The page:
From Record Contract to Artrepreneur? Musicians’ Self-Management and the Changing Illusio in the Music Market
This article contrasts present conceptions of pop musicians’ career development with ideas from the 1960s to 1990s. It identifies two divergent key concepts: the artrepreneur and the record contract. As a counterpart, the article evaluates empirical findings from an interview study with German and US-American musicians to answer the following research question: How are concepts of career management advocated and how are they related to the musician’s practices? This research suggests that in the 1970s to 1990s, self-management was regarded as a necessary evil before getting a recording contract, which was seen as a central aim for musicians. This widespread concept stood in stark contrast to the actual conditions of work in the field and can thus be described as forming an important part of the illusio (in Bourdieu’s sense), motivating participation while at the same time masking the actual working conditions. Today, in the age of digital communication networks, the record contract is no longer as crucial as it used to be. Instead, self-management is presented as a new, central, and legitimate strategy to push musicians’ careers forward even though studies show that the chances for independent musicians have not grown. The concept of the musician as artrepreneur replaced the hopes that were connected with the record contract. This shift is part of a new illusio that now motivates the musician’s participation in the music market. This paper attempts a small contribution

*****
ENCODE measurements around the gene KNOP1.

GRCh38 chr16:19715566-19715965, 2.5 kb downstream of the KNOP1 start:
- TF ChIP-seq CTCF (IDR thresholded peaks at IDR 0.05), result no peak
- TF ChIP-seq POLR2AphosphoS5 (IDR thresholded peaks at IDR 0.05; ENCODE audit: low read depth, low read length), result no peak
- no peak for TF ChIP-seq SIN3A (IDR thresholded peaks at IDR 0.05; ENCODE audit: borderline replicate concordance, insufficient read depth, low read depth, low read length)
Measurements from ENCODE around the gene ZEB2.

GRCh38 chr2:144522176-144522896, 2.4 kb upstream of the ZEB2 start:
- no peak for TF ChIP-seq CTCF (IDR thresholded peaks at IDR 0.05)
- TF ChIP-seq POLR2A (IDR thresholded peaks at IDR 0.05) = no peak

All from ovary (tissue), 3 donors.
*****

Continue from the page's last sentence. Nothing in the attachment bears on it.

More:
toward unmasking the illusions that are connected with the illusio, which for Bourdieu is
among the central functions of sociology.